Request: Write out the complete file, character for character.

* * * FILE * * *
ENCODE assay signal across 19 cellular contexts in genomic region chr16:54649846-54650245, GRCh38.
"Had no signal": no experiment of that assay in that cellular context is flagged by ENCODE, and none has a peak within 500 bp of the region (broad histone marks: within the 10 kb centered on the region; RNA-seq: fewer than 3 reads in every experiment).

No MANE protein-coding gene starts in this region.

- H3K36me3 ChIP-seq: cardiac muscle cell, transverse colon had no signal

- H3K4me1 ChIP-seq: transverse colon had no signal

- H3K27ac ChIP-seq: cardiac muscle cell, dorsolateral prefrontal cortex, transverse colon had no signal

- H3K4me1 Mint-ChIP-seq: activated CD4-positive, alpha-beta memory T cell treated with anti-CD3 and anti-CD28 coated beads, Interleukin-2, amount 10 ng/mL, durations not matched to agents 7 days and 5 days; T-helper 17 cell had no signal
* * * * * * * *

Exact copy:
ENCODE assay signal across 19 cellular contexts in genomic region chr16:54649846-54650245, GRCh38.
"Had no signal": no experiment of that assay in that cellular context is flagged by ENCODE, and none has a peak within 500 bp of the region (broad histone marks: within the 10 kb centered on the region; RNA-seq: fewer than 3 reads in every experiment).

No MANE protein-coding gene starts in this region.

- H3K36me3 ChIP-seq: cardiac muscle cell, transverse colon had no signal

- H3K4me1 ChIP-seq: transverse colon had no signal

- H3K27ac ChIP-seq: cardiac muscle cell, dorsolateral prefrontal cortex, transverse colon had no signal

- H3K4me1 Mint-ChIP-seq: activated CD4-positive, alpha-beta memory T cell treated with anti-CD3 and anti-CD28 coated beads, Interleukin-2, amount 10 ng/mL, durations not matched to agents 7 days and 5 days; T-helper 17 cell had no signal